Psychotherapy takes many forms, but all therapeutic approaches are intended to assist people in changing the ways they think, feel, behave and relate to others. In my opinion, the best therapies affect all those elements of a person. Research consistently shows that the single most important factor in determining the effectiveness of therapy lies in the ability of the therapist to promote a positive relationship with the client or patient. This relationship serves as a "container" in which to do the therapeutic work.
Many different types of professionals perform psychotherapy and counseling: social workers, psychologists, psychiatrists, nurses and pastoral counselors. The types and variety of post-graduate training a professional obtains is an important aspect of their qualifications-- sometimes more so than their formal degree.
Current psychotherapeutic techniques are classified along different dimensions. For example, one distinction considers the length of treatment, either in length of time or number of sessions. One simple categorization has to do with "brief" and "long-term" approaches. While this sounds clear-cut, there is no consensus about the length of time that constitutes a brief therapy approach. Some practitioners believe that 10 sessions is a useful marker, while others use the 20-session limit. Any amount of time over 6 months is usually considered of the "long-term" variety, but even that is not held as an absolute.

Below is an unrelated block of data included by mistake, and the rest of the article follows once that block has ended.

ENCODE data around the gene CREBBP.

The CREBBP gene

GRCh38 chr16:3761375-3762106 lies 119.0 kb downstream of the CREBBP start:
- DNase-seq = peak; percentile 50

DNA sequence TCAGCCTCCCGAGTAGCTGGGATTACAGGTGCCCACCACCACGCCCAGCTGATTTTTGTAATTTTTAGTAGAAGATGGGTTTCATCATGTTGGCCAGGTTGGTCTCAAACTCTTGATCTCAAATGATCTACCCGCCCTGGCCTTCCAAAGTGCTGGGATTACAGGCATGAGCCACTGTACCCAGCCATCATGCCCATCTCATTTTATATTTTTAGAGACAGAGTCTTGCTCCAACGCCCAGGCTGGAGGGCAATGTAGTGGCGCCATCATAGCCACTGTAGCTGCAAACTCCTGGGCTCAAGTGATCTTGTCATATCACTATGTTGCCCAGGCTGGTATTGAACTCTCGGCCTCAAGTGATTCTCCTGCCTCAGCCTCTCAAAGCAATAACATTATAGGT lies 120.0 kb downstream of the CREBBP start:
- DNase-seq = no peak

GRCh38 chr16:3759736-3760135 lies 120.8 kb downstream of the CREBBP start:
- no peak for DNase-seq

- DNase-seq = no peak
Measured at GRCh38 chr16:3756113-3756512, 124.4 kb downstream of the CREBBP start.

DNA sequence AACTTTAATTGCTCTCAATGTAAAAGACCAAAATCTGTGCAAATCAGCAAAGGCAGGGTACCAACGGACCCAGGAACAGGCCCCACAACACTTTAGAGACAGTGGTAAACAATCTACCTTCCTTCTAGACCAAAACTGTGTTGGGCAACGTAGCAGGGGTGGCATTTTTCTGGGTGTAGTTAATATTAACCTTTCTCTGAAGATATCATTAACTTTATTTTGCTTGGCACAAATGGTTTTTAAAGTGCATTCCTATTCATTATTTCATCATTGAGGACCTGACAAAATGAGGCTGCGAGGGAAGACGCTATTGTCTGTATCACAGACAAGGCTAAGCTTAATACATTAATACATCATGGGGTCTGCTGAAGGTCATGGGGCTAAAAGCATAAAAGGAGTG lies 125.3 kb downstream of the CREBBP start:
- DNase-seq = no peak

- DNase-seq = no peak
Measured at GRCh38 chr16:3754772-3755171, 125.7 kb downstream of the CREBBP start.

Another therapeutic distinction considers the expected goals of therapy. Is the goal to return the client to the pre-problem state or maximize their functioning beyond how they were functioning prior to the onset of distress? Other therapeutic dimensions relate to the manner that an individual's problems are affected by, and affect, other members of their family.
Psychotherapy is a very complex endeavor with scientific, artistic, and most importantly, relational elements. I think it is essential for any therapist to be comfortable and proficient with many different approaches, as the saying that "one style does not fit all" is absolutely true when it comes to psychotherapy. It is the therapist's responsibility to ensure an environment where therapy can be approached in an individualized and collaborative manner.
When looking for a therapist, feel free to ask them about their training, formal education, level of continuing education, and philosophy of treatment.